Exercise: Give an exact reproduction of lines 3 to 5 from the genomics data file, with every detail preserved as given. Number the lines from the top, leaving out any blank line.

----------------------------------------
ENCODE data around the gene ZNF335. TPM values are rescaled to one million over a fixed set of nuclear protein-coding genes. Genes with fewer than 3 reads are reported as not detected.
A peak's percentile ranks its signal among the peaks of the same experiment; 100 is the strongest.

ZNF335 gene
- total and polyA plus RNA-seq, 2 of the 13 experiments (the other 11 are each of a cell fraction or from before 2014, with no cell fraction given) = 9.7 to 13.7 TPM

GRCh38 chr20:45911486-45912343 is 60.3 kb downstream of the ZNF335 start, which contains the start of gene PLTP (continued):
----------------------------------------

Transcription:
ZNF335 gene
- total and polyA plus RNA-seq, 2 of the 13 experiments (the other 11 are each of a cell fraction or from before 2014, with no cell fraction given) = 9.7 to 13.7 TPM

GRCh38 chr20:45911486-45912343 is 60.3 kb downstream of the ZNF335 start, which contains the start of gene PLTP (continued):